This is another measure which according to health experts is just not enough. If an infected guest sneezes or coughs, the air particles can travel within seconds. Also many hotels just don’t have the luxury of setting tables so far apart as the number of table and the space available is already low. The same applies to some TUI hotels in Greece and most indoor restaurants in Athens and elsewhere. The Greek government is also rumoured to announce similar distancing measures in order for restaurants to open before the already announced date of the 1st of June.

Other coronavirus measures

“Staff will work together in fixed teams in order to reconstruct possible infection chains”
Not a very revealing statement on what this measure means for guests.  There are just too many common use areas inside hotels and very confined spaces. Apart from their rooms, common hotel areas provide a great “playground” for the coronavirus to spread. There are numerous touchpoints both staff and guests touch, such as the elevator buttons.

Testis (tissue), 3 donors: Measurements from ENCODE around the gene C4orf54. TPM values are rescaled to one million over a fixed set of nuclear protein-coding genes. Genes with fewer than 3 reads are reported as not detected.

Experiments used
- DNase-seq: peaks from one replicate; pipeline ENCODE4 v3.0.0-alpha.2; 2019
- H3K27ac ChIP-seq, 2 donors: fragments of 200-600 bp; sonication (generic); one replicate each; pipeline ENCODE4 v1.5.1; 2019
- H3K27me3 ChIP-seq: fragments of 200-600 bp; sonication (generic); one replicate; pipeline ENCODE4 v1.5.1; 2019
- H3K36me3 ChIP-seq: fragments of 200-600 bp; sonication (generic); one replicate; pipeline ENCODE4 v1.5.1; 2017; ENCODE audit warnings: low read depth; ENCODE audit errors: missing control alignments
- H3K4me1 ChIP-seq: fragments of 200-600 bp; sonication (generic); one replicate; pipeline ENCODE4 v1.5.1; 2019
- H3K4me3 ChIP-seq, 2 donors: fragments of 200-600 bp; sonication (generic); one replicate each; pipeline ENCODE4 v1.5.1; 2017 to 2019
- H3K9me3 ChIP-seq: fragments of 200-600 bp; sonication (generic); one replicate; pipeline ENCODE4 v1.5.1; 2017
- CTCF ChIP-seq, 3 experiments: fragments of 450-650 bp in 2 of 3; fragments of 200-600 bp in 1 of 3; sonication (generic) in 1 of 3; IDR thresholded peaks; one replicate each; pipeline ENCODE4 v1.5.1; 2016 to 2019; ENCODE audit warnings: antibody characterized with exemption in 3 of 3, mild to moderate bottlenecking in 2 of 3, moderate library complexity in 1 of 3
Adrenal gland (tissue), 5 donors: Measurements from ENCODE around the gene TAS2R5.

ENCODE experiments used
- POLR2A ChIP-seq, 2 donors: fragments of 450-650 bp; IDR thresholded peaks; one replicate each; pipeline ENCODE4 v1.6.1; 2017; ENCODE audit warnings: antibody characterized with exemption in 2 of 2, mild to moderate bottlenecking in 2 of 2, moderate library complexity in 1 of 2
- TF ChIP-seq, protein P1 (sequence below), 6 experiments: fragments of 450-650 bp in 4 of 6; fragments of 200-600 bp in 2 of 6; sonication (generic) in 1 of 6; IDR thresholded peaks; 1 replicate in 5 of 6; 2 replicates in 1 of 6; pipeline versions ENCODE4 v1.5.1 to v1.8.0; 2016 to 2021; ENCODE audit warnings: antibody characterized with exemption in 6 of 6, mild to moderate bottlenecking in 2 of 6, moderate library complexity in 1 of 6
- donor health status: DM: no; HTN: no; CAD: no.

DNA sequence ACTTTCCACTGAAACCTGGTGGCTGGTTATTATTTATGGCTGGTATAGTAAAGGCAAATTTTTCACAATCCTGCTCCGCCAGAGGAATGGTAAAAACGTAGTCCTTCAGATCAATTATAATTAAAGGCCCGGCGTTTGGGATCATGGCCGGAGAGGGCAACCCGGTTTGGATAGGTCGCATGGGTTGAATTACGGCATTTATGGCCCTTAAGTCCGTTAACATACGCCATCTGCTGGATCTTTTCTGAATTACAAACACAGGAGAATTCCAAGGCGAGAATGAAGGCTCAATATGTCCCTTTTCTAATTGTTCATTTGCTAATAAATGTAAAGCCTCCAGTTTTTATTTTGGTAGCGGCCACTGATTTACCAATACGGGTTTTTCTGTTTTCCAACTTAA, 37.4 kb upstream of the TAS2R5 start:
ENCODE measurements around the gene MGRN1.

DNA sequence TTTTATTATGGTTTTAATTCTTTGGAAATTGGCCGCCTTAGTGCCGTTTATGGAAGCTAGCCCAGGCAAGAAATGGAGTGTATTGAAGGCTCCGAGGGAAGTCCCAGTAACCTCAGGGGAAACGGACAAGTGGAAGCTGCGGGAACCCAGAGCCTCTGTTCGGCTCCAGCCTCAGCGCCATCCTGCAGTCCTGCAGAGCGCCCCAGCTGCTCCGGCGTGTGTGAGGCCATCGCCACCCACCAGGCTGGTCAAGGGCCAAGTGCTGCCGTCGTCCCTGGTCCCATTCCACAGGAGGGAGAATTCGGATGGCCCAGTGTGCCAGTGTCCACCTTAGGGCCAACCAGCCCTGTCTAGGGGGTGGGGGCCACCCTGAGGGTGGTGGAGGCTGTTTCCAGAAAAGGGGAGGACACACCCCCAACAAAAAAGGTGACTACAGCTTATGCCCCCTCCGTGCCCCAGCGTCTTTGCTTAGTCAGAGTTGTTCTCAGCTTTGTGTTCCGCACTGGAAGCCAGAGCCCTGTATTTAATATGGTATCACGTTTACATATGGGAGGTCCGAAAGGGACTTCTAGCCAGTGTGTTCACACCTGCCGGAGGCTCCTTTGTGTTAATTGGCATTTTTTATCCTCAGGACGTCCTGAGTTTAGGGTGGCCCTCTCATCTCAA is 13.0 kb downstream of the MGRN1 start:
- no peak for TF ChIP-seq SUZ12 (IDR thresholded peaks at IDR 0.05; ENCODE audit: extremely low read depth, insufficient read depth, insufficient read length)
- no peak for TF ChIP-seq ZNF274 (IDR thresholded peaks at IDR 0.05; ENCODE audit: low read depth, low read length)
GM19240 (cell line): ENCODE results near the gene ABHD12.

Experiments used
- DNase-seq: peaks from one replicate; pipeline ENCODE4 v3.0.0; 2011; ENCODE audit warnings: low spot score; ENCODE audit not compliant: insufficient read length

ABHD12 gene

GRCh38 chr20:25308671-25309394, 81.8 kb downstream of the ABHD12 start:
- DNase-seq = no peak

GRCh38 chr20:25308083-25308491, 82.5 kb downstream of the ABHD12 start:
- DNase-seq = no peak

Hotels up to three stories could be ok, but what about some tall hotel buildings where the elevator is a key facility used by guests. During some of our team’s visits to audit hotels, we have witnessed guests overcrowding elevators even above the allowed persons.

Are these coronavirus measures enough?

This remains to be seen. With nearly 300,000 COVID19 deaths globally and a portion of patients who have survived the virus apparently suffering side effects on their health, guests are certain to be very careful. Hilton Hotels have announced more thorough measures. But our view as experts in the hotel and accommodation industry is that it all comes down to staff training and staff making the extra effort to enforce the rules.

If this year’s season gets really busy, something which looks very unlikely, then these measures will be very hard to enforce and maintain on a daily 24-hour basis.